As one of the trio of small countries located in the North East of Brazil, Guyana is unique in that it is the only English speaking country in South America. Dragoman's Guyanas Explorer will take you on an overland trip from Boa Vista to Cayenne.
The capital Georgetown houses a number of incredible architectural treasures from St George’s Cathedral, reputedly the tallest wooden building in the world at 143ft to The High Court, which has a rather battered statue of Queen Victoria outside, The Stabroek Market is also an interesting building, first designed to be a railway station, but following the removal of the railway line (it was sold to Nigeria after independence) it was decided that it should house the main market - check out the four-faced clock tower. The famous Georgetown lighthouse built in 1817 was designed to guide ships into the Demerera River from the Atlantic, however when the Marriot Hotel was built, it obscured the lighthouse, so the beacon had to be moved to the roof of the hotel.
Georgetown was built below sea level, so is protected from the Atlantic ocean by a 280 mile sea wall, and drained by a canal system designed by the Dutch, which releases excess water from the city’s Canals into the ocean at low tide and just one of the many fascinating points of interest. Also worther checking out are Georgetown’s National Park and Botanical Gardens to see some birdlife and watch the local kids feeding grass to the resident manatees (water cows), who used to be kept in the Canals to help keep them clear.
Guyana’s big claim to fame, is its spectacular waterfalls - Kaieteur Falls, which are one of the worlds highest single drop waterfalls, made even more impressive by their remoteness - the only ways to get there is a 5 day hike and boat or a 1 hour flight in a light aircraft. On arrival you’ll spend two hours walking the short trail to the viewpoints, search for the tiny Golden frogs in the Tank Bromilieads and hopefully catch a glimpse of the Cock of the Rocks - we were lucky to see all three - but as the rainclouds rolled in, the waterfalls were covered and we got a complete soaking. Top tip - bring a dry bag to leave in the lodge so you have a change of clothes, bring an umbrella and a waterproof pouch for your phone, passport and wallet.
Guyana is all about the interior, with only a dirt road to cross from Linden to Lethem and nearby Brazil so you will get truly off the beaten track. This pristine tropical rainforest is kept wild and undisturbed. No trip to Guyana would be complete without spending time exploring the jungle and savannah lodges. Guyana has a thriving Community Tourism initiative, with many lodges being run and managed by indigenous Amerindian communities who offer guided bird walks, community visits and wildlife spotting. Each lodge has its own appeal and claim to fame and differs from the next, so they are not in competition, but rather complement each other. So, from visiting the Caiman House to Giant River Otter research, from Community projects to bird watching, there’s a wide variety of activities.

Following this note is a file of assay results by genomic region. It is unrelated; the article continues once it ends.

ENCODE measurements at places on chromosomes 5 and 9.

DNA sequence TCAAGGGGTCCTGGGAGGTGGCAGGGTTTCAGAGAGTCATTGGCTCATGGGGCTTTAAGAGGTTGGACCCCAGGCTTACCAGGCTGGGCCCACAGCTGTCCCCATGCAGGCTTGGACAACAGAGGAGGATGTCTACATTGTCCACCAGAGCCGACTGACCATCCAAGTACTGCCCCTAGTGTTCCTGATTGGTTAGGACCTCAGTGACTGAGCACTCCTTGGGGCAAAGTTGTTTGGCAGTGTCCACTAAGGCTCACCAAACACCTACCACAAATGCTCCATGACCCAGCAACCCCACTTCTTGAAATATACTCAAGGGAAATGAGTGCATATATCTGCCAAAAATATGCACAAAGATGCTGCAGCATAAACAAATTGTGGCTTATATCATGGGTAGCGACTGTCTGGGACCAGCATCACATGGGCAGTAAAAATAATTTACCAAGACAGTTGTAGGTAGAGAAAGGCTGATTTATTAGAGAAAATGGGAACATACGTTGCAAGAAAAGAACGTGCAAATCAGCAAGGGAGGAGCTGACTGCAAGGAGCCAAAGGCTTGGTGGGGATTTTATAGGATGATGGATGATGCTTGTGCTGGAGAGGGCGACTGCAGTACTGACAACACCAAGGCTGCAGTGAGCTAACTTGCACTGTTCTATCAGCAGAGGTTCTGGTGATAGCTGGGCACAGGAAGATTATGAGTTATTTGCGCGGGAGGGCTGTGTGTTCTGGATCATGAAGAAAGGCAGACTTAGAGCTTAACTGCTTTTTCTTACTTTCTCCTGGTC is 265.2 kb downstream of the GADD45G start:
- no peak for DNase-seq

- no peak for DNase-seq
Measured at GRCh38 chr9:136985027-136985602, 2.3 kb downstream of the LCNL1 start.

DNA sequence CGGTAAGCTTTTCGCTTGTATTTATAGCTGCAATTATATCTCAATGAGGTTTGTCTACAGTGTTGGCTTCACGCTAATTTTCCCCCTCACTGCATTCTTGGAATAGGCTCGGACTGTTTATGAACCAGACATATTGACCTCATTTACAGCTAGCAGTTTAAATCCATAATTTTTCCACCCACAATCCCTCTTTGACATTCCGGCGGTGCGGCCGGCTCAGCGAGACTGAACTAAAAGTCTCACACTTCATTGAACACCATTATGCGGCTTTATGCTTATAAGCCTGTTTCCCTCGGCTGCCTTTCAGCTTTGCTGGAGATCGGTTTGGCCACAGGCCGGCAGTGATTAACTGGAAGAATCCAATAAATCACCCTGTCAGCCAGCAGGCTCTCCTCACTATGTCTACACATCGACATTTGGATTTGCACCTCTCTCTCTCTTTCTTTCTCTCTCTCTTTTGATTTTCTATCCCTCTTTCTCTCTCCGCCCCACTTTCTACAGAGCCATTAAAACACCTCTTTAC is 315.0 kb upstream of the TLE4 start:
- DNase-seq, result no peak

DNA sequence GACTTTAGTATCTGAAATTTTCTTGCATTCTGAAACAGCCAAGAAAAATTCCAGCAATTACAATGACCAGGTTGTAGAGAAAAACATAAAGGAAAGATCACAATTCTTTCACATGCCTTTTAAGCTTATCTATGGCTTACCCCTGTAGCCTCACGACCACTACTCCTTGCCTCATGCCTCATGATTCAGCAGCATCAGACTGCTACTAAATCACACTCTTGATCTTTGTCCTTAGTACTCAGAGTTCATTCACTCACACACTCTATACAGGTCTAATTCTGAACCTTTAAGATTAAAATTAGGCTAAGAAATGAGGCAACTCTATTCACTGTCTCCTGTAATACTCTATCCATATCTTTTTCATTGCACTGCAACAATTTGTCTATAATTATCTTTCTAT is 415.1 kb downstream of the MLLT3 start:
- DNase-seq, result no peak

Dragoman recommends a visit to Surama Eco-Lodge, which is based in a small Savannah area surrounded by Surama Mountain on one side and Burro Burro Mountain on the other, the open communal area has stunning views and guests are kept company by the rather boisterous bright yellow and black weaver birds. En route to Surama, it’s even possible to trek a short trail to hopefully catch a glimpse of the iconic bright orange Cock of the Rock. Everything is solar powered here, even water is purified using solar power.
Another must do in the Interior is the Iwokrama canopy walkway, 100ft above the jungle floor, it’s possible to sight Tucans and Macaws, and just soak up the atmosphere at bird level! It’s possible to see evidence of the big cats in the area with the aid of Camera traps here, Jaguar, Puma, Ocelots, all wander the jungle, but of course they are extremely elusive. Another rare sight is the Harpy Eagle, which hunts below the forest canopy for monkeys. Guests at the Atta Rainforest lodge will be taken on a jungle trail, with a couple of keen eyed guides and telescope to try to spot the bird life, despite the volume and diversity of the rainforest it is still remarkably difficult to spot the birds and monkeys, so when you do catch sight of a Red Howler Monkey or a Black Spider Monkey, it’s really very exciting. Even relaxing in a hammock around the camp, there are regular visits from Red Brockett Deer (we saw two and one youngster) as well as Red rumped Agoutis (a little like a giant Guinea pig.
To bring - Being in the rainforest, there’s one thing you’re sure to encounter even in the dry season is a lot of rain. The rains lower the temperature a little which is always welcome. Things to remember are:
- Waterproof Poncho.
- Powerpacks, with all the solar energy here, be aware that there is not always electricity at the lodges.
- Flip flops / waterproof shoes.
- Waterproof pouch for phones and cameras.
- Even an umbrella will be useful here.